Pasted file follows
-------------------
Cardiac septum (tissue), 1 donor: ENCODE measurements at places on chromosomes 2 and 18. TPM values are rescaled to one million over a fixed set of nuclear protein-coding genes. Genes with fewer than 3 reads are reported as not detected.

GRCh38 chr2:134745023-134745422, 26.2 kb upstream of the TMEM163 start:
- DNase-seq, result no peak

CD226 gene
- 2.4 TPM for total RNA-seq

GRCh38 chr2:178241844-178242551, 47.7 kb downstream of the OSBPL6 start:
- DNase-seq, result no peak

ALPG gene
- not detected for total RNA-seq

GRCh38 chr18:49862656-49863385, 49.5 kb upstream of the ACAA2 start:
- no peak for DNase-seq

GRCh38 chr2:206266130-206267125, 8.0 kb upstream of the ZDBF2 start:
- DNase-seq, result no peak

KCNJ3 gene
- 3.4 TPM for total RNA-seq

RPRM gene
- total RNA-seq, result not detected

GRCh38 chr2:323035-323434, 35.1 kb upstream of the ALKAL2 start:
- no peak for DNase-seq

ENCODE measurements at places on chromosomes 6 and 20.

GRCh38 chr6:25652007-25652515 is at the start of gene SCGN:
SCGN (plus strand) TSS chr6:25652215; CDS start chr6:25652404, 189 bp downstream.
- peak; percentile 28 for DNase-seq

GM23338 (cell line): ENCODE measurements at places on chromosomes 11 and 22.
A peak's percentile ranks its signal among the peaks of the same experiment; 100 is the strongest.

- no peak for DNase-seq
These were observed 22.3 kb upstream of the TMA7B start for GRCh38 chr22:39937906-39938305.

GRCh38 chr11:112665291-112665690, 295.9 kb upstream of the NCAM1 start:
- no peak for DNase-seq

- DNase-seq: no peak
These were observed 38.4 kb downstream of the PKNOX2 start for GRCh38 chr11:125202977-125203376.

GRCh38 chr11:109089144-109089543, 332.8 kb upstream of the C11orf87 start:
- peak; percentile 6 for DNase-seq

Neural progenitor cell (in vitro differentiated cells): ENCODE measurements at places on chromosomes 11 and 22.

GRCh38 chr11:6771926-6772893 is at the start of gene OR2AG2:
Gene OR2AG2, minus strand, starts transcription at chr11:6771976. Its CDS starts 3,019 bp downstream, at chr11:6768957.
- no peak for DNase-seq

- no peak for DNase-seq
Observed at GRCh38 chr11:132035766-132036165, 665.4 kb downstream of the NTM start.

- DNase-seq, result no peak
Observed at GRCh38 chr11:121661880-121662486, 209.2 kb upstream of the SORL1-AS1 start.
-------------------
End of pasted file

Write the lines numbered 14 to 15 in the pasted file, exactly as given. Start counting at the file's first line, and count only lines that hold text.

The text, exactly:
KCNJ3 gene
- 3.4 TPM for total RNA-seq